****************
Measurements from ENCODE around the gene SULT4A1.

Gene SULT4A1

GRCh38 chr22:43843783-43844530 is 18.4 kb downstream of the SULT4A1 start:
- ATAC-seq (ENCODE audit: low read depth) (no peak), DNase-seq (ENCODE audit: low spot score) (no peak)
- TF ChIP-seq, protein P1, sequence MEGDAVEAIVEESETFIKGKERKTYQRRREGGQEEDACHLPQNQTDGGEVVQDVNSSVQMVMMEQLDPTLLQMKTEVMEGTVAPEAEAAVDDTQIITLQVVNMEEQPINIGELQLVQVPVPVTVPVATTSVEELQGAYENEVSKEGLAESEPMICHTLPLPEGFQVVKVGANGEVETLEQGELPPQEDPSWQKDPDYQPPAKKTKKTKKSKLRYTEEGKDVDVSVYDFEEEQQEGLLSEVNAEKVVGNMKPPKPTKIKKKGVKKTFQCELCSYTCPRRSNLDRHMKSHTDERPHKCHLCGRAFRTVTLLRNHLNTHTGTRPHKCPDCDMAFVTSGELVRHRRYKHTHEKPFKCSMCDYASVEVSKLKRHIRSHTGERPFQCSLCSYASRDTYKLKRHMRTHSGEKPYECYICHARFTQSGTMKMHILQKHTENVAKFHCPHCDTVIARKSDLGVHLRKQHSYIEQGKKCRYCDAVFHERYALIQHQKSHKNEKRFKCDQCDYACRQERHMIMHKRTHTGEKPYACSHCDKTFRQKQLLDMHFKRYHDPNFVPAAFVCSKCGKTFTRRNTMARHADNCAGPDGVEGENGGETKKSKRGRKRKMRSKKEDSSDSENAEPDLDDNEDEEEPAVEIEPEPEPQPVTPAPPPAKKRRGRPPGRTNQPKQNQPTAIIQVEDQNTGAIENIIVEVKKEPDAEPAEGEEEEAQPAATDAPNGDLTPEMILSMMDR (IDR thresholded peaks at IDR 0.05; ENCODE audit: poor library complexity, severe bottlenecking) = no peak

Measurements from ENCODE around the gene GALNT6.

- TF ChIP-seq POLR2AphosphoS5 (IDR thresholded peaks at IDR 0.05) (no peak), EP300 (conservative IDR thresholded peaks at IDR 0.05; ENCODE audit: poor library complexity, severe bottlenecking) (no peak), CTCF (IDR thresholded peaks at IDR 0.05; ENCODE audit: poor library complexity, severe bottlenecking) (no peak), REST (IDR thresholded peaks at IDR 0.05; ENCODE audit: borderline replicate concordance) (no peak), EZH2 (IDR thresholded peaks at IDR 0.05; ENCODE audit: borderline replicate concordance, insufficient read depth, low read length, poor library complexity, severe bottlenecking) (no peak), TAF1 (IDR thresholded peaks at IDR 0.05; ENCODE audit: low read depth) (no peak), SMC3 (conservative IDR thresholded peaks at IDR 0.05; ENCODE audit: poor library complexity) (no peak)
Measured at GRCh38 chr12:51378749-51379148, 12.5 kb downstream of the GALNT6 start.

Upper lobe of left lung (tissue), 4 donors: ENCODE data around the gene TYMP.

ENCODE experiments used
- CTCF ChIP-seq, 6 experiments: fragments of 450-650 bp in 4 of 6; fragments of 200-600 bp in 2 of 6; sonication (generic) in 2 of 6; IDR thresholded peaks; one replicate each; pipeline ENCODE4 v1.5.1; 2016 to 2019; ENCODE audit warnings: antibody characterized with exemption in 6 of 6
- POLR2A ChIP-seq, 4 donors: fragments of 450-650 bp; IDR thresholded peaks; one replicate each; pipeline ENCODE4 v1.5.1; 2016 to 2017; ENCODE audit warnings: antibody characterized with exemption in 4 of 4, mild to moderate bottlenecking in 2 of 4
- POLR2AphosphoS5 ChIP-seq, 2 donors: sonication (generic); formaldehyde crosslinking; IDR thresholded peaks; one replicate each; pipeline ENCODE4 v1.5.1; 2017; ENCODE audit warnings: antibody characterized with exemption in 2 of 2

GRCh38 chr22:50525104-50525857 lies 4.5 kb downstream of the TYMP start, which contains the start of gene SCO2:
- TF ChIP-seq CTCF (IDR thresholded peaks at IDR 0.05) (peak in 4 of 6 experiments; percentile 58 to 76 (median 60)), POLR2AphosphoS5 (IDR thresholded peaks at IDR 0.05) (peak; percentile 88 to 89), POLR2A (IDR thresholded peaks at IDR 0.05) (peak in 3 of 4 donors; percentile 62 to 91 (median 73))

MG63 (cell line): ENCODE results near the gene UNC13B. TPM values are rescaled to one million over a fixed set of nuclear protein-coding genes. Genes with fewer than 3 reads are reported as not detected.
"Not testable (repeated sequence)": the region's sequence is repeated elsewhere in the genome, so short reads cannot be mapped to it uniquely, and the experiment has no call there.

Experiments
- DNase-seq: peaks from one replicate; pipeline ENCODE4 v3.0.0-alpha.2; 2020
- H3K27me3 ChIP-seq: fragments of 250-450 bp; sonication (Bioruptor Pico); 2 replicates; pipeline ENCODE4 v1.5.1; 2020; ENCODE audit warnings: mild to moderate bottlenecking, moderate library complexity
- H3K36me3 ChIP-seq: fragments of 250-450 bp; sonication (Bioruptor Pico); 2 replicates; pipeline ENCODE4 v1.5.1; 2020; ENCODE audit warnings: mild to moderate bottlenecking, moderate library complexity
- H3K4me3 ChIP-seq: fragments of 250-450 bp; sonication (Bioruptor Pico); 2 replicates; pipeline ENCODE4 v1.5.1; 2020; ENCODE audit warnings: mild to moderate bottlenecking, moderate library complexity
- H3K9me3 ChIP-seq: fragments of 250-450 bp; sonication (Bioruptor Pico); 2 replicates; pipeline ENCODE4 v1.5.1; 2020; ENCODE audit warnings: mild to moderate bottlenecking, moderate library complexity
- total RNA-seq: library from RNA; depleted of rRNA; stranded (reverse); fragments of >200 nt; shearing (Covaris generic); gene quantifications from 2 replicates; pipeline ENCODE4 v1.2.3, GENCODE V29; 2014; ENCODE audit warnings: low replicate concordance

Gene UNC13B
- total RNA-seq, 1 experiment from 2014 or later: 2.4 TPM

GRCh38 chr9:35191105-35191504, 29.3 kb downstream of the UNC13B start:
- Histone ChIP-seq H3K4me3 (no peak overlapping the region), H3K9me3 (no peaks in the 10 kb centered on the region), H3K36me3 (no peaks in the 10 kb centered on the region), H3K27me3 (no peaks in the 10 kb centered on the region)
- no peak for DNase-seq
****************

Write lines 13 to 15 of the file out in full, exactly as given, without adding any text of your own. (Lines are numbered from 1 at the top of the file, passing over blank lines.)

- POLR2AphosphoS5 ChIP-seq, 2 donors: sonication (generic); formaldehyde crosslinking; IDR thresholded peaks; one replicate each; pipeline ENCODE4 v1.5.1; 2017; ENCODE audit warnings: antibody characterized with exemption in 2 of 2

GRCh38 chr22:50525104-50525857 lies 4.5 kb downstream of the TYMP start, which contains the start of gene SCO2:
- TF ChIP-seq CTCF (IDR thresholded peaks at IDR 0.05) (peak in 4 of 6 experiments; percentile 58 to 76 (median 60)), POLR2AphosphoS5 (IDR thresholded peaks at IDR 0.05) (peak; percentile 88 to 89), POLR2A (IDR thresholded peaks at IDR 0.05) (peak in 3 of 4 donors; percentile 62 to 91 (median 73))